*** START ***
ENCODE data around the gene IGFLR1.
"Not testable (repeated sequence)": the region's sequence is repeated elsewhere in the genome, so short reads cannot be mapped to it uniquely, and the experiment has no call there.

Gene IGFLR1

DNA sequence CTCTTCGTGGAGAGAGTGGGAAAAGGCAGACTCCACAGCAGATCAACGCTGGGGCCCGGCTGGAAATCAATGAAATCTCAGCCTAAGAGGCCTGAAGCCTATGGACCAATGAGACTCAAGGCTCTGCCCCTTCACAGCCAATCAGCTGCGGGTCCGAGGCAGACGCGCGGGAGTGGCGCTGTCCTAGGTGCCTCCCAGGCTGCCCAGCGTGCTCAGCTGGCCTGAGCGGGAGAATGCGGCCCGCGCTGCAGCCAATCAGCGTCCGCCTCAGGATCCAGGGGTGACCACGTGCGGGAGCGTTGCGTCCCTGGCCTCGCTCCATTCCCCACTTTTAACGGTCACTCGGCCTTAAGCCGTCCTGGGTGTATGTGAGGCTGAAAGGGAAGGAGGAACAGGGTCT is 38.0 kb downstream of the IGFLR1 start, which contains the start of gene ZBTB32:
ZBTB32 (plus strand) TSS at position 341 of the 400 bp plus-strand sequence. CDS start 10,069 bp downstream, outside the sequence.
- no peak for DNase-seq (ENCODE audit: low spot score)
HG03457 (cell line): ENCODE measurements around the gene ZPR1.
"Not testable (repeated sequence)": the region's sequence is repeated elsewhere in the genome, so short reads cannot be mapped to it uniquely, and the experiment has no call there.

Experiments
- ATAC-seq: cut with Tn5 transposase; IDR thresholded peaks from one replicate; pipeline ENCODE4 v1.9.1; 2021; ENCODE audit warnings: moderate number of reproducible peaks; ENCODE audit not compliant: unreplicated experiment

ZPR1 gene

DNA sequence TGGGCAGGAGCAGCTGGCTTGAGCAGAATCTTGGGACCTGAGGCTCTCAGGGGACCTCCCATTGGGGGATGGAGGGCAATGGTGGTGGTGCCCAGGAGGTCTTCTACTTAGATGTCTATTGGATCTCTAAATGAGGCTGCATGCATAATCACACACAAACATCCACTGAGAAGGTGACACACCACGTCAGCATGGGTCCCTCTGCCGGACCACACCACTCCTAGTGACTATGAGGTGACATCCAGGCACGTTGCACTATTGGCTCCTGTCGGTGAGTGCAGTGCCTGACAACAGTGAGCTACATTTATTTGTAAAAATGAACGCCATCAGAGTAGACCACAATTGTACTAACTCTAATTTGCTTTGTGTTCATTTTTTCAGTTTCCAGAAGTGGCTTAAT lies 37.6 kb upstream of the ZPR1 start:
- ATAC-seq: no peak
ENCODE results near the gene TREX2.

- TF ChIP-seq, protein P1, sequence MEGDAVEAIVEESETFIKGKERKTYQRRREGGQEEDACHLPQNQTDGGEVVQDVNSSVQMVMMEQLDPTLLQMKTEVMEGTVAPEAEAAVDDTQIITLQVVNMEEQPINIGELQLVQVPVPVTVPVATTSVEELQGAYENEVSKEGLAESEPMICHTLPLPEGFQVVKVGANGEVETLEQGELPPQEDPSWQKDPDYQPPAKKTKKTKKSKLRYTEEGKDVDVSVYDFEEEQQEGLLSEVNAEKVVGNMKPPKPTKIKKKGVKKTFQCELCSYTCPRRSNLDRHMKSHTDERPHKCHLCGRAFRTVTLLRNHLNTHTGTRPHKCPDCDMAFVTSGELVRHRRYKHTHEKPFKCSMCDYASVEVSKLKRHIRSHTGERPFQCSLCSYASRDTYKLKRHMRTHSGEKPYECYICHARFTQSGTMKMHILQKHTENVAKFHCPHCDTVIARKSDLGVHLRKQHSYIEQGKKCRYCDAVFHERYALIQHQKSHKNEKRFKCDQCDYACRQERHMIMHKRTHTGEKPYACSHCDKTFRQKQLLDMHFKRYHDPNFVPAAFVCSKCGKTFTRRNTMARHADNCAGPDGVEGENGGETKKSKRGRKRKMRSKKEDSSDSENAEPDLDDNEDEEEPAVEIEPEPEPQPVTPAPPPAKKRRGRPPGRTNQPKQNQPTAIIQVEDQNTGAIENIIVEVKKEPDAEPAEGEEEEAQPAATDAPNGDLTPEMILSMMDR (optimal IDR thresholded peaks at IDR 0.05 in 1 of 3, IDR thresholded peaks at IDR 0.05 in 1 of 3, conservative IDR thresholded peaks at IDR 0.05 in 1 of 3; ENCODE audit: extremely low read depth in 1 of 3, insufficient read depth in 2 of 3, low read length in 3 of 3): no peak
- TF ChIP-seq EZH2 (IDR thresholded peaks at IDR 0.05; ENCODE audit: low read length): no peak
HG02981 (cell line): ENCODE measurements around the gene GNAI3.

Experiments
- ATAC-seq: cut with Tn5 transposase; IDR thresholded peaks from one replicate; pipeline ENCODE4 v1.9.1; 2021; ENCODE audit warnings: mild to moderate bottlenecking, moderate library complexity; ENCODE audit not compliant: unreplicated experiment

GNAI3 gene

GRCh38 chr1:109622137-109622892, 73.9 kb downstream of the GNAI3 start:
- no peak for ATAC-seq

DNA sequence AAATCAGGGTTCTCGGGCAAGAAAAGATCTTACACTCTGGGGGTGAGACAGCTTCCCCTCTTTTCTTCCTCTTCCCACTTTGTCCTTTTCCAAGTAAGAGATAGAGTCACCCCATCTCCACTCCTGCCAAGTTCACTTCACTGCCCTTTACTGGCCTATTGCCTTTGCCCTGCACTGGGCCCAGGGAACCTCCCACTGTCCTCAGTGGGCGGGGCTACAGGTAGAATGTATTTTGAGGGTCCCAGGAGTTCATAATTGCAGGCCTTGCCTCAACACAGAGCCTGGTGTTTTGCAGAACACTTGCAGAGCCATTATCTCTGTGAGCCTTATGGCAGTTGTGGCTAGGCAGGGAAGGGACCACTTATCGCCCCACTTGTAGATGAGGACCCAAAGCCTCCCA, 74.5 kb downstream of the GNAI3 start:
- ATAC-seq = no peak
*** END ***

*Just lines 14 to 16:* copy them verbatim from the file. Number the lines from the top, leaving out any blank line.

ENCODE results near the gene TREX2.

- TF ChIP-seq, protein P1, sequence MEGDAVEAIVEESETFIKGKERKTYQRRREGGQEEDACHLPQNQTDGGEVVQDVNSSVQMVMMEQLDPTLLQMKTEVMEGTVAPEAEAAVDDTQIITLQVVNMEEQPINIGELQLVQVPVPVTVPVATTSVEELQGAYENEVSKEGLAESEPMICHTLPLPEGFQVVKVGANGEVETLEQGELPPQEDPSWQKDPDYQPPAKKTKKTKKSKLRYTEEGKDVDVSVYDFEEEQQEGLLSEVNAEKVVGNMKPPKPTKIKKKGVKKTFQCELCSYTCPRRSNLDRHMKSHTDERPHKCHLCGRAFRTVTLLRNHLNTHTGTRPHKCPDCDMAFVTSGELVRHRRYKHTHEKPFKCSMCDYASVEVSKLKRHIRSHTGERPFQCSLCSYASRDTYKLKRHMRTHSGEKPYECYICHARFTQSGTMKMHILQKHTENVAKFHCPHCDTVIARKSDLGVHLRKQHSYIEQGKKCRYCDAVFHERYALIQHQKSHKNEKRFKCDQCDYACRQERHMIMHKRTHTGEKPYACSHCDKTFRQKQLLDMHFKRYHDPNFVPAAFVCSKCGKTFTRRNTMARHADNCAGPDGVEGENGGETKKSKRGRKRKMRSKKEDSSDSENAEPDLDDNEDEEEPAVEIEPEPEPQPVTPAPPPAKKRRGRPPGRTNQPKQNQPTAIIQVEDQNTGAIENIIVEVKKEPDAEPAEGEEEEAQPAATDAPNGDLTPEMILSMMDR (optimal IDR thresholded peaks at IDR 0.05 in 1 of 3, IDR thresholded peaks at IDR 0.05 in 1 of 3, conservative IDR thresholded peaks at IDR 0.05 in 1 of 3; ENCODE audit: extremely low read depth in 1 of 3, insufficient read depth in 2 of 3, low read length in 3 of 3): no peak
- TF ChIP-seq EZH2 (IDR thresholded peaks at IDR 0.05; ENCODE audit: low read length): no peak